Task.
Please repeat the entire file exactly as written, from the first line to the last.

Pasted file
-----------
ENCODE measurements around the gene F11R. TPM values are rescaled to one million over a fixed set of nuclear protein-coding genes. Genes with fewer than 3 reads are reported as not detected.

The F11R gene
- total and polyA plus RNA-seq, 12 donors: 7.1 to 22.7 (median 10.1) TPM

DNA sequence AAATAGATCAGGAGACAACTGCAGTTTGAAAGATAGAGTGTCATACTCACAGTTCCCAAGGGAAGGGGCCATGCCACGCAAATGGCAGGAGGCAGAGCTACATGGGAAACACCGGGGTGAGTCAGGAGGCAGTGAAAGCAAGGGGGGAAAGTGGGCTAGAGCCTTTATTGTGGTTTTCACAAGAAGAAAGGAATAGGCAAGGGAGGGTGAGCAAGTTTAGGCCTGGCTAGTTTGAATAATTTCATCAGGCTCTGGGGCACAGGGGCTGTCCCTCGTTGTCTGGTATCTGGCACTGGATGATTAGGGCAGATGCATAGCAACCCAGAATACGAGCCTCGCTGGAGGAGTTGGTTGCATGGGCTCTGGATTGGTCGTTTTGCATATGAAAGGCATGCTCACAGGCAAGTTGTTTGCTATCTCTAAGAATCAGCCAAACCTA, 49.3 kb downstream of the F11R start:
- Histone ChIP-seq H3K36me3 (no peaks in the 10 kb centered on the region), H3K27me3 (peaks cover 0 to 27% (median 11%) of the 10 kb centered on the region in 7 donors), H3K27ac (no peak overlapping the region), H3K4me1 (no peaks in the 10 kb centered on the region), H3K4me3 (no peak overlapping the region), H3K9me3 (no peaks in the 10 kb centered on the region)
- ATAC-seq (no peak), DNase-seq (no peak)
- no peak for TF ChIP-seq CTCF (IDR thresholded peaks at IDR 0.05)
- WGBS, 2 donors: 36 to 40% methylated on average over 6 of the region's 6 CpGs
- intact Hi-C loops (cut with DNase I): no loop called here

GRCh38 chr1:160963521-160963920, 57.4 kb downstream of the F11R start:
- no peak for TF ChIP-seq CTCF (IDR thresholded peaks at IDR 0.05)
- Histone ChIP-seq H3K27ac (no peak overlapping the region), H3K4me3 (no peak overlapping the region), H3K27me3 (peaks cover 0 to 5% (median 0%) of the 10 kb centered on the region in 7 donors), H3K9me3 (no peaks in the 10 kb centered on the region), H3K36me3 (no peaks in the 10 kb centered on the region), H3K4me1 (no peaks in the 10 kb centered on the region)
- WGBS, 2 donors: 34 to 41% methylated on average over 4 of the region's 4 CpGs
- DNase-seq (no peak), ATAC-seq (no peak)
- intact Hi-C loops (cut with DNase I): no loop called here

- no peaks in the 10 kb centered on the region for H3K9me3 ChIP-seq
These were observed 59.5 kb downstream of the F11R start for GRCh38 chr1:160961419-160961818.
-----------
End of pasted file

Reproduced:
ENCODE measurements around the gene F11R. TPM values are rescaled to one million over a fixed set of nuclear protein-coding genes. Genes with fewer than 3 reads are reported as not detected.

The F11R gene
- total and polyA plus RNA-seq, 12 donors: 7.1 to 22.7 (median 10.1) TPM

DNA sequence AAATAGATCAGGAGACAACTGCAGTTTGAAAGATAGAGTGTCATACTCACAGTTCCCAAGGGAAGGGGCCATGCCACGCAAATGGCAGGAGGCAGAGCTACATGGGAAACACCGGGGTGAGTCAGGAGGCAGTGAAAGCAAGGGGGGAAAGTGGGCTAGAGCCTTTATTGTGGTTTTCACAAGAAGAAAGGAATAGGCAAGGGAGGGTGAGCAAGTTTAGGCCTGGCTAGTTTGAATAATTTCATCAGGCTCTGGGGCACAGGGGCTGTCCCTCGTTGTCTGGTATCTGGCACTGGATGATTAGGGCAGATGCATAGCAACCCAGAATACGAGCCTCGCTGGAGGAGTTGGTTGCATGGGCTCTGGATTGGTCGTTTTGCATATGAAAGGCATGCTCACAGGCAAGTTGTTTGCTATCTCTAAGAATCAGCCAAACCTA, 49.3 kb downstream of the F11R start:
- Histone ChIP-seq H3K36me3 (no peaks in the 10 kb centered on the region), H3K27me3 (peaks cover 0 to 27% (median 11%) of the 10 kb centered on the region in 7 donors), H3K27ac (no peak overlapping the region), H3K4me1 (no peaks in the 10 kb centered on the region), H3K4me3 (no peak overlapping the region), H3K9me3 (no peaks in the 10 kb centered on the region)
- ATAC-seq (no peak), DNase-seq (no peak)
- no peak for TF ChIP-seq CTCF (IDR thresholded peaks at IDR 0.05)
- WGBS, 2 donors: 36 to 40% methylated on average over 6 of the region's 6 CpGs
- intact Hi-C loops (cut with DNase I): no loop called here

GRCh38 chr1:160963521-160963920, 57.4 kb downstream of the F11R start:
- no peak for TF ChIP-seq CTCF (IDR thresholded peaks at IDR 0.05)
- Histone ChIP-seq H3K27ac (no peak overlapping the region), H3K4me3 (no peak overlapping the region), H3K27me3 (peaks cover 0 to 5% (median 0%) of the 10 kb centered on the region in 7 donors), H3K9me3 (no peaks in the 10 kb centered on the region), H3K36me3 (no peaks in the 10 kb centered on the region), H3K4me1 (no peaks in the 10 kb centered on the region)
- WGBS, 2 donors: 34 to 41% methylated on average over 4 of the region's 4 CpGs
- DNase-seq (no peak), ATAC-seq (no peak)
- intact Hi-C loops (cut with DNase I): no loop called here

- no peaks in the 10 kb centered on the region for H3K9me3 ChIP-seq
These were observed 59.5 kb downstream of the F11R start for GRCh38 chr1:160961419-160961818.